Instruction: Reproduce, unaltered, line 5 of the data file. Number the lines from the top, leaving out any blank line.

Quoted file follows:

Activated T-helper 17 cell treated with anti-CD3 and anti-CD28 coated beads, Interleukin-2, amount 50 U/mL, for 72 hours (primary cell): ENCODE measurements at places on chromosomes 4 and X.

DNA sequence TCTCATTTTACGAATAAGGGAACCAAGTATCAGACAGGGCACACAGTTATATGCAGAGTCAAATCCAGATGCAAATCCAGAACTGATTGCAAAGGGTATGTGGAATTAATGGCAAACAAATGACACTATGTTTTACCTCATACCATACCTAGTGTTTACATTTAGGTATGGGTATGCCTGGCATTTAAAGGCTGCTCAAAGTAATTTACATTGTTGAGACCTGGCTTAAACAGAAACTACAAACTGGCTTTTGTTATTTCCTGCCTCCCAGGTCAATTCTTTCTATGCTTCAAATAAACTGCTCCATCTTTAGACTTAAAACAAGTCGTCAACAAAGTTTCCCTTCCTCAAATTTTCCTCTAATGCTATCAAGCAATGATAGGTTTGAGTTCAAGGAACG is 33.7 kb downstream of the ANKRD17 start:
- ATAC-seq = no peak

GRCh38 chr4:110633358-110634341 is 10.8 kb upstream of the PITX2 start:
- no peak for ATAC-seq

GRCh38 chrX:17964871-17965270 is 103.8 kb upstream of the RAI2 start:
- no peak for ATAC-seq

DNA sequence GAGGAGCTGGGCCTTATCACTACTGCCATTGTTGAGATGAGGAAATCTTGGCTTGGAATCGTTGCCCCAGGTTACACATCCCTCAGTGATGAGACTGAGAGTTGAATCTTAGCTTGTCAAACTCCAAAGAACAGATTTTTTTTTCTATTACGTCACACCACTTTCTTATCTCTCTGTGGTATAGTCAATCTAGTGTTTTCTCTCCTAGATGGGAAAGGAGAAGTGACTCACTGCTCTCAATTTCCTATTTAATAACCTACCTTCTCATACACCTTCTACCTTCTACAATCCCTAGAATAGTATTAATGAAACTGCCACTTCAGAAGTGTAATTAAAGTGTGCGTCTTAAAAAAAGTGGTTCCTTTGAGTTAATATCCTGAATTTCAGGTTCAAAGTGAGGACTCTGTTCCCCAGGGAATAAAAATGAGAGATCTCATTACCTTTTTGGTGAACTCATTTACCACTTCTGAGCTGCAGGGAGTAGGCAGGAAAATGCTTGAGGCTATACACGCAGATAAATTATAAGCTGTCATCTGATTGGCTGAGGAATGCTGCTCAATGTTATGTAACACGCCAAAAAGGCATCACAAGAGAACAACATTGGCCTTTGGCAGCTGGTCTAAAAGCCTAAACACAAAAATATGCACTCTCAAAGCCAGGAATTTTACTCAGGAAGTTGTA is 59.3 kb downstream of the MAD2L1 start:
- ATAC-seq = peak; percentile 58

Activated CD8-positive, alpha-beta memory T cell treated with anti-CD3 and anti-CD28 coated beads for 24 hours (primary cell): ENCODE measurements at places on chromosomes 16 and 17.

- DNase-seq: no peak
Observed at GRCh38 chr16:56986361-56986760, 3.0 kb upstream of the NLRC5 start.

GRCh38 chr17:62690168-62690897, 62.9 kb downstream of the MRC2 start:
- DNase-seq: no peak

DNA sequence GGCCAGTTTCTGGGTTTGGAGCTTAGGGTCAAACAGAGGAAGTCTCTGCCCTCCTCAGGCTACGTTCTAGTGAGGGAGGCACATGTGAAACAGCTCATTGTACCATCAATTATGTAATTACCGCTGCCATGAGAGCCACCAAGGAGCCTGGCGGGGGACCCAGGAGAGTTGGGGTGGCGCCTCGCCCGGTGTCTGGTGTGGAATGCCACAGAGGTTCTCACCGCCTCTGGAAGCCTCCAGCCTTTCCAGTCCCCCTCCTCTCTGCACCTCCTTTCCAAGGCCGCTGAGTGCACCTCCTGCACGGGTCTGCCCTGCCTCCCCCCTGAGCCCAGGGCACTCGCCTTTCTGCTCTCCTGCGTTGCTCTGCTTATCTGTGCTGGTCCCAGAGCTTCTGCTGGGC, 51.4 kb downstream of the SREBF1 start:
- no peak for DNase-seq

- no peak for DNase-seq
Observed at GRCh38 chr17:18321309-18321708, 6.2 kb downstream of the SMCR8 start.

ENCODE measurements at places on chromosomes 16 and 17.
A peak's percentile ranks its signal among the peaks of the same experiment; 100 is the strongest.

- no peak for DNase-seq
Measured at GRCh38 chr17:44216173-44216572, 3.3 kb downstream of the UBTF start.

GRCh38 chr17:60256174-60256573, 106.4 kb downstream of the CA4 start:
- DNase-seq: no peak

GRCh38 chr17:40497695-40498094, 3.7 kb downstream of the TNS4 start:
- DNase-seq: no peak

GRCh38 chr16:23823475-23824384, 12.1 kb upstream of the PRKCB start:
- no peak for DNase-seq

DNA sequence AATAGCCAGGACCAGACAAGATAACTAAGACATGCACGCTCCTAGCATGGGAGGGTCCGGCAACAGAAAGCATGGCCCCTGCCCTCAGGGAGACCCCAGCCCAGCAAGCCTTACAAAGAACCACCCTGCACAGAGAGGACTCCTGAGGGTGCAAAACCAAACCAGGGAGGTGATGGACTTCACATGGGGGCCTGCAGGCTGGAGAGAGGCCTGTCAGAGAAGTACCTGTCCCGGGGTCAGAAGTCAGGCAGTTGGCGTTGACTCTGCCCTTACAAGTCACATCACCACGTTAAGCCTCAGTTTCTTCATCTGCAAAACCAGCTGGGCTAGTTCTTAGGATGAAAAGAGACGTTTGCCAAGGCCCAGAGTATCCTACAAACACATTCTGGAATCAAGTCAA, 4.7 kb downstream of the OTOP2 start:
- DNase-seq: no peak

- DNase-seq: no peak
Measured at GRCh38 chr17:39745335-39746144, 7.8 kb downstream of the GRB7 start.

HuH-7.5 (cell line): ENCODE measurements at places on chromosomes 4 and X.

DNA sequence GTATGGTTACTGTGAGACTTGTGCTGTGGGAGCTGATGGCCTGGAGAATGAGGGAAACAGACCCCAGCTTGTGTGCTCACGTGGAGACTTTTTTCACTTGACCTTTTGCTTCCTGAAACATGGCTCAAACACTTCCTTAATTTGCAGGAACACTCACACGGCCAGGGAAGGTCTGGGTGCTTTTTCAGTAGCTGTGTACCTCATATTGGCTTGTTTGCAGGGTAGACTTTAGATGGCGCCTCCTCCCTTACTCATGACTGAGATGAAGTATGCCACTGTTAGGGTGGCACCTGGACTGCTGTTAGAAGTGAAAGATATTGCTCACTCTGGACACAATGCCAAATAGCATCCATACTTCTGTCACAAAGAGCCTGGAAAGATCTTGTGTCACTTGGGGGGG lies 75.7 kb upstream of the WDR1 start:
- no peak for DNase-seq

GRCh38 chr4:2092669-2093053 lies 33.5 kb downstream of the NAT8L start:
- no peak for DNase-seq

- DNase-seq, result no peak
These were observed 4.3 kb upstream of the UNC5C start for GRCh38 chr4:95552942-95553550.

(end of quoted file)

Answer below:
- no peak for ATAC-seq